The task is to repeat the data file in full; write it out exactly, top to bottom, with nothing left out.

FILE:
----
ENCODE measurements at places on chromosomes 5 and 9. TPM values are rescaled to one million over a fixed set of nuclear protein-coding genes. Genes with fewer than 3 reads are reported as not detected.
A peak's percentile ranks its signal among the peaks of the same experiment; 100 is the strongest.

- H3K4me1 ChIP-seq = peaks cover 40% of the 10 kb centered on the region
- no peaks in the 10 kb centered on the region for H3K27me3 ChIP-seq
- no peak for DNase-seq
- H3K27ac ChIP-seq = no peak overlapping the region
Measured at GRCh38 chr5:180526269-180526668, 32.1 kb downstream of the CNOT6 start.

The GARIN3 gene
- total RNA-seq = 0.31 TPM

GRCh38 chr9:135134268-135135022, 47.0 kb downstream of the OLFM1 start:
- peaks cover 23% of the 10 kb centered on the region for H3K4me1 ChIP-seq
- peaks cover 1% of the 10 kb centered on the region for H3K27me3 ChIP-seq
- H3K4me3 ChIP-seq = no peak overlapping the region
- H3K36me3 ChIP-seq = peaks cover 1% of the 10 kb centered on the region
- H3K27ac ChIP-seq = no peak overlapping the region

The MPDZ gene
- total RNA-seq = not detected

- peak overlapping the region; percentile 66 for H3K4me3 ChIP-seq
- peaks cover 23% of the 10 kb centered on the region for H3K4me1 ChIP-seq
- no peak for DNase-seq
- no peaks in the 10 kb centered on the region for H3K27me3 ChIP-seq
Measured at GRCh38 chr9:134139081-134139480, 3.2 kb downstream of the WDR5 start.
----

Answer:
ENCODE measurements at places on chromosomes 5 and 9. TPM values are rescaled to one million over a fixed set of nuclear protein-coding genes. Genes with fewer than 3 reads are reported as not detected.
A peak's percentile ranks its signal among the peaks of the same experiment; 100 is the strongest.

- H3K4me1 ChIP-seq = peaks cover 40% of the 10 kb centered on the region
- no peaks in the 10 kb centered on the region for H3K27me3 ChIP-seq
- no peak for DNase-seq
- H3K27ac ChIP-seq = no peak overlapping the region
Measured at GRCh38 chr5:180526269-180526668, 32.1 kb downstream of the CNOT6 start.

The GARIN3 gene
- total RNA-seq = 0.31 TPM

GRCh38 chr9:135134268-135135022, 47.0 kb downstream of the OLFM1 start:
- peaks cover 23% of the 10 kb centered on the region for H3K4me1 ChIP-seq
- peaks cover 1% of the 10 kb centered on the region for H3K27me3 ChIP-seq
- H3K4me3 ChIP-seq = no peak overlapping the region
- H3K36me3 ChIP-seq = peaks cover 1% of the 10 kb centered on the region
- H3K27ac ChIP-seq = no peak overlapping the region

The MPDZ gene
- total RNA-seq = not detected

- peak overlapping the region; percentile 66 for H3K4me3 ChIP-seq
- peaks cover 23% of the 10 kb centered on the region for H3K4me1 ChIP-seq
- no peak for DNase-seq
- no peaks in the 10 kb centered on the region for H3K27me3 ChIP-seq
Measured at GRCh38 chr9:134139081-134139480, 3.2 kb downstream of the WDR5 start.